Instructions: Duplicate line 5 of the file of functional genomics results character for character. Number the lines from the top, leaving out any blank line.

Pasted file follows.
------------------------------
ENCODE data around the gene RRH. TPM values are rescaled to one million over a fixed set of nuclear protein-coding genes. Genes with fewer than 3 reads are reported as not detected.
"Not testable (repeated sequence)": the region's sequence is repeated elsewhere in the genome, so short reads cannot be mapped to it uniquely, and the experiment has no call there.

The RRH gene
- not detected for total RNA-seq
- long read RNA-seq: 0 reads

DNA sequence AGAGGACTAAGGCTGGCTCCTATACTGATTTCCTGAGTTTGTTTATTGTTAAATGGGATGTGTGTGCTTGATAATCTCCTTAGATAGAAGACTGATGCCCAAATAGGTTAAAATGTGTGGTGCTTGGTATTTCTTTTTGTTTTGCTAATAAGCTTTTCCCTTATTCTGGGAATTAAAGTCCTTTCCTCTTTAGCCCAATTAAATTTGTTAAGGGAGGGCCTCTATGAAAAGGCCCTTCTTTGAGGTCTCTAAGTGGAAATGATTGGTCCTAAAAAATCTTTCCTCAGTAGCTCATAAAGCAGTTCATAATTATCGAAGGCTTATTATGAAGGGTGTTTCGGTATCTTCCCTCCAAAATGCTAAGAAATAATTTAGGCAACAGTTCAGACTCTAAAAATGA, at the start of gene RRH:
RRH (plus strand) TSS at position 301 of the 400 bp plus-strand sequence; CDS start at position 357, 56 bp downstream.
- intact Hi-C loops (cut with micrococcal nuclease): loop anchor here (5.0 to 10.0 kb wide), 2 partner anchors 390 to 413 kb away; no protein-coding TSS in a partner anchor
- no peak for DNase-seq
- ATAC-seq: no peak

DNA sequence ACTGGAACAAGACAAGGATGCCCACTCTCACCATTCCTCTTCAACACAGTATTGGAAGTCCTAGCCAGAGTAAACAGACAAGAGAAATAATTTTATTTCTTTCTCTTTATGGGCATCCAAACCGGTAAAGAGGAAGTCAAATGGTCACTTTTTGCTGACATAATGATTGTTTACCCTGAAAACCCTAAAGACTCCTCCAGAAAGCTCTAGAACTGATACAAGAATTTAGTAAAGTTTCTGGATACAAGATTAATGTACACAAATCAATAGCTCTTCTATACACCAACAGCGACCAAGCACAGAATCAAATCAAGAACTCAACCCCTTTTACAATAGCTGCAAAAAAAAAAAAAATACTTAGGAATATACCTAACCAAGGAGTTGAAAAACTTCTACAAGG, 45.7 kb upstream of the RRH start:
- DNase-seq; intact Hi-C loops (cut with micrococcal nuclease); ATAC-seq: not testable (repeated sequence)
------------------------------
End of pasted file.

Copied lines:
- long read RNA-seq: 0 reads